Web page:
Squid Game Review: Why is today’s biggest show one of the strangest?

The blood-splattered thriller, which is on track to be Netflix’s biggest success to date, plays on our post-lockdown apprehensions about returning to the grindstone.

Let’s Talk about it

If you are one of the many millions of people around the world living in a city that is taking tentative steps out of lockdown, you may be like me in that among my jumble of emotions – excitement, relief, joy – there is also a surprising level of anxiety.
And if you’re one of the many millions who have watched the latest Netflix hit Squid Game, the show and its blood-splattered, horror-tinged violence may have provided a thrilling catharsis.

The South Korean thriller is on track to become Netflix’s biggest hit ever, having reached No. 1 in 90 countries in 10 days – with 95 per cent of viewers outside of Korea. Hwang Dong-premise hyuk’s is simple and hundreds of desperate, debt-ridden contestants compete for a massive jackpot – more money than they could ever dream of. All they have to do is survive. A series of horrifyingly cruel. Win-or-die, kill-or-be-killed children’s games. This contains obvious references to Battle Royale and The Hunger Games.

The captivating trailer will prepare you for nine hours of torture porn. The fact that all of the stabbings, shooting, and killing orgies take place is bright. Pastel sets with oversized toys. That makes adults look like children. Harken back to the genre of humiliation television. That was pioneered by  Japanese television game shows decades ago. Long before it became a staple of Western reality TV shows.

What the trailer doesn’t show is how heartfelt the show is, how joyfully funny and compassionate to its characters. Seong Gi-hun, our main character, is a part-time chauffeur and full-time gambler. Lee Jung-portrayal Jae’s of his emotions-writ-large moves us effortlessly from the heart-wrenching guilt of seeing his long-suffering mother head wearily to work to the slapstick humour of raiding the. So before heading to the racetrack, she stopped by a cookie jar and got her credit card.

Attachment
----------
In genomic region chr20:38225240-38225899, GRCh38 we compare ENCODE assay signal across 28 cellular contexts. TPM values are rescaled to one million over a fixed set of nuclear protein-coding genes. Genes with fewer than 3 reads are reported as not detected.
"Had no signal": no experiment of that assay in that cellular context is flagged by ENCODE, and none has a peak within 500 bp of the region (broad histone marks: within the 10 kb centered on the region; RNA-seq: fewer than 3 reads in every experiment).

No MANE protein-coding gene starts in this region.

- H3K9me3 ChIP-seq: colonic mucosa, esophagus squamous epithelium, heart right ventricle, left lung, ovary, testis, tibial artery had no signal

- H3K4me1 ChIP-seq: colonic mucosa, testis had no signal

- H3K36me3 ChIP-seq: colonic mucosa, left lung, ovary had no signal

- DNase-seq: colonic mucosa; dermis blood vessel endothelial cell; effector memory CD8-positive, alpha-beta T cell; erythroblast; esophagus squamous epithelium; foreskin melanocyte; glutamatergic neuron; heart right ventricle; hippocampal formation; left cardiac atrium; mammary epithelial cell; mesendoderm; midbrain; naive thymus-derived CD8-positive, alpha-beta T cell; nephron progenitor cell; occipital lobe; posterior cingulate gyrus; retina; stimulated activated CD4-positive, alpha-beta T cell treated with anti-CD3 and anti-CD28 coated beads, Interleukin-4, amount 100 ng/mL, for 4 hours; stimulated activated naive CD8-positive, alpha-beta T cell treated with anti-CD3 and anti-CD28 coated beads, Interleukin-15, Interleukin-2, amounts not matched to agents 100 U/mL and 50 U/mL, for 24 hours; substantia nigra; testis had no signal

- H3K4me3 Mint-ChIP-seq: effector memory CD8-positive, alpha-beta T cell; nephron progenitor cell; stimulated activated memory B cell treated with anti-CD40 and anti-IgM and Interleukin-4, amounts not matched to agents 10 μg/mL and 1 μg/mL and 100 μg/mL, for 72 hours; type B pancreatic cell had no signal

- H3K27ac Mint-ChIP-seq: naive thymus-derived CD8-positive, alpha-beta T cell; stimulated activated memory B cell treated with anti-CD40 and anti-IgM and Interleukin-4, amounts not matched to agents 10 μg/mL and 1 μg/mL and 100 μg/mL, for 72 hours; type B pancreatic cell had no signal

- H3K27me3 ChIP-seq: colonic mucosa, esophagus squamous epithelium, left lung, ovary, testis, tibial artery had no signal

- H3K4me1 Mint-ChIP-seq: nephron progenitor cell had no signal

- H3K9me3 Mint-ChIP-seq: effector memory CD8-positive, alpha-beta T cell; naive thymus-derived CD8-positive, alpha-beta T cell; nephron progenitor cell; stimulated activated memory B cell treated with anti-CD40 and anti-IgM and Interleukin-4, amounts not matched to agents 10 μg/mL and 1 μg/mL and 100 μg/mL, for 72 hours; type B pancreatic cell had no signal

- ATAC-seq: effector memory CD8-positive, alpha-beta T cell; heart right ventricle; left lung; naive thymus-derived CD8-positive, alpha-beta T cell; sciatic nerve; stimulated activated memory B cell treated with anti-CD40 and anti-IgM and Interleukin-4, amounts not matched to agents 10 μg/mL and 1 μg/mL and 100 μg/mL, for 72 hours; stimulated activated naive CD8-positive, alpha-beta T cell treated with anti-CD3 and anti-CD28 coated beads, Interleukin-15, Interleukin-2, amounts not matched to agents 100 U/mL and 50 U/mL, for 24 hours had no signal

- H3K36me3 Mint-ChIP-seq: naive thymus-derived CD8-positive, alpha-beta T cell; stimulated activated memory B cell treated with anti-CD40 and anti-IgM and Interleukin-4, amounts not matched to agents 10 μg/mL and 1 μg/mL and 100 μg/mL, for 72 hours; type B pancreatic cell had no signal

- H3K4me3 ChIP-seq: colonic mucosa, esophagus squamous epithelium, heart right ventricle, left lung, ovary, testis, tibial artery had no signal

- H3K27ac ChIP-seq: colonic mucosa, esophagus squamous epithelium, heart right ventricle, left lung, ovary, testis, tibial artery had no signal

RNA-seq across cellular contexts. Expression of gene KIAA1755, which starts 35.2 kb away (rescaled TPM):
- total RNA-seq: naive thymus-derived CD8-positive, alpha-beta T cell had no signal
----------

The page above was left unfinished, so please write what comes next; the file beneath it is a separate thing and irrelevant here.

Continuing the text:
Also read: Squid Games Ending Explained.


Later, we learn how Seong Gi-life hun’s life took a turn for the worse after witnessing the death of a colleague during a worker’s strike following layoffs at his car factory. The breakdown of his marriage was followed by PTSD. Some of the most painful scenes in the show is between Seong Gi-hun and the light of his life, his 10-year-old daughter, who will soon move to the United States with her mother and stepfather.

So it is with each of these contestants. Whose backstories are, laced with Dickensian suffering? A teenage North Korean defector at the mercy of people smugglers-turned-scam artists; an impoverished Pakistani migrant worker whose factory boss refuses to pay his wages; and a businessman whose weight of social pressure and expectation drives him to commit riskier and riskier deals.

Shoot Out

As Squid Game shot to the top of Netflix charts around the world. I wondered if it struck a nerve. Because so many of us are burned out “over it,”. Looking for a way out of the daily grind. We’re considering joining the “Great Resignation,” and we’re getting inspiration from the laconic revolutionaries of the slacker-style Chinese movement tangling, which translates as “lying flat.”

Squid Game serves as a reminder that life isn’t always sunshine and lollipops. So, before we go back and out there, what can we do to make “out there” better?

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